The results of this study were limited due to its retrospective, single-center design. A literature review evaluating multiple studies on FBI elevation post-COVID is needed to make conclusions about FBI trends more confidently.

 

Conclusion

Comparing pre-COVID to post-COVID periods, there was a significant increase in cases of FBIs (p < 0.001), % FBI of EGD (p > 0.001), cases of battery ingestions (p < 0.001), and % Battery Ingestions of EGD (p < 0.001). This could be an indication that the lifestyle changes children undertook in the COVID-19 pandemic enabled these incidents.

While the cases for FBI and battery ingestion fell in 2022, they remained elevated relative to pre-pandemic levels which indicates that the effects of pandemic-induced lifestyle changes on child safety may be lasting. The findings underscore the ongoing need for preventive public health measures, including improved caregiver education, and stronger safety regulations for children's products.

 

Reference

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3. Montana A, Salerno M, Feola A, et al. Risk Management and Recommendations for the Prevention of Fatal Foreign Body Aspiration: Four Cases Aged 1.5 to 3 Years and Mini-Review of the Literature. Int J Environ Res Public Health. Jun 30 2020;17(13)doi:10.3390/ijerph17134700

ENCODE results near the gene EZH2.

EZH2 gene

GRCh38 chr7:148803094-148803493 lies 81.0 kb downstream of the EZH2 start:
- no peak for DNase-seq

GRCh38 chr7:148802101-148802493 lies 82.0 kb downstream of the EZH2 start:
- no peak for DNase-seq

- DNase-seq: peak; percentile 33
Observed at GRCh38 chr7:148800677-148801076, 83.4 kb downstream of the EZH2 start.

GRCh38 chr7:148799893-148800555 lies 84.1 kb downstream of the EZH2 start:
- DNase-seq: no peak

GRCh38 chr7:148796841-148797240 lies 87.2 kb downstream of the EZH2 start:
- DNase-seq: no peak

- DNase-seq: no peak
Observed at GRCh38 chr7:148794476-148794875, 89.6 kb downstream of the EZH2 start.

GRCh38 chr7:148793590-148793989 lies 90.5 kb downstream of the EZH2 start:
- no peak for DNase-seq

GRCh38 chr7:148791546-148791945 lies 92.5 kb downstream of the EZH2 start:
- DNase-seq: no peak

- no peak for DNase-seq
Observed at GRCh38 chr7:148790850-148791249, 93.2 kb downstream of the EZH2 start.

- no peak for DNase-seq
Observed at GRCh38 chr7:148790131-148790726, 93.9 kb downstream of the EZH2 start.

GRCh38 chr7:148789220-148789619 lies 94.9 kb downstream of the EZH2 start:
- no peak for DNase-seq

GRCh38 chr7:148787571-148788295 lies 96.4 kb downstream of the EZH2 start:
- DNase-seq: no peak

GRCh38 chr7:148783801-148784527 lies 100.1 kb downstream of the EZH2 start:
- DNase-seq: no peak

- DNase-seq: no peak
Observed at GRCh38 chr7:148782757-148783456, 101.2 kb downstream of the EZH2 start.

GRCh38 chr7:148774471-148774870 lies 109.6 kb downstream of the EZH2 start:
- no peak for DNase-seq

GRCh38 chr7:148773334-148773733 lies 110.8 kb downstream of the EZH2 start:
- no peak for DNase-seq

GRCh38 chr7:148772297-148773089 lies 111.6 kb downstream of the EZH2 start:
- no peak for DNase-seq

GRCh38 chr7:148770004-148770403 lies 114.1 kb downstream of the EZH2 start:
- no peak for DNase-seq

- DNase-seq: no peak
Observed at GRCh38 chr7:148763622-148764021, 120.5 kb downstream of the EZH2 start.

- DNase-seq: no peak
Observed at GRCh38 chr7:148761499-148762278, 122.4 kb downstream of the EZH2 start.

4. Pfefferbaum B. Challenges for Child Mental Health Raised by School Closure and Home Confinement During the COVID-19 Pandemic. Curr Psychiatry Rep. Aug 16 2021;23(10):65. doi:10.1007/s11920-021-01279-z

5. Bolton SM, Saker M, Bass LM. Button battery and magnet ingestions in the pediatric patient. Current Opinion in Pediatrics. 2018;30(5):653-659. doi:10.1097/mop.0000000000000665

6. Litovitz T, Whitaker N, Clark L, White NC, Marsolek M. Emerging battery-ingestion hazard: clinical implications. Pediatrics. Jun 2010;125(6):1168-77. doi:10.1542/peds.2009-3037

7. Klein LJ, Black K, Dole M, Orsagh-Yentis DK. Epidemiology of Pediatric Foreign Body Ingestions Amidst the Coronavirus 2019 Pandemic at a Tertiary Care Children's Hospital. JPGN Rep. Feb 2022;3(1):e168. doi:10.1097/pg9.0000000000000168 - only FBI

8. Pizzol A, Rigazio C, Calvo PL, et al. Foreign-body Ingestions in Children During COVID-19 Pandemic in a Pediatric Referral Center. JPGN Rep. Nov 2020;1(2):e018. doi:10.1097/pg9.0000000000000018 - both battery and FBI

9. Festa NT, Thakkar H, Hewitt R, et al. Foreign body ingestion during the COVID-19 pandemic: a retrospective single centre review. BMJ Paediatr Open. 2021;5(1):e001042. doi:10.1136/bmjpo-2021-001042


10. Neal JT, Monuteaux MC, Porter JJ, Hudgins JD. The Effect of COVID-19 Stay-At-Home Orders on the Rate of Pediatric Foreign Body Ingestions. J Emerg Med. Dec 2022;63(6):729-737. doi:10.1016/j.jemermed.2022.09.019.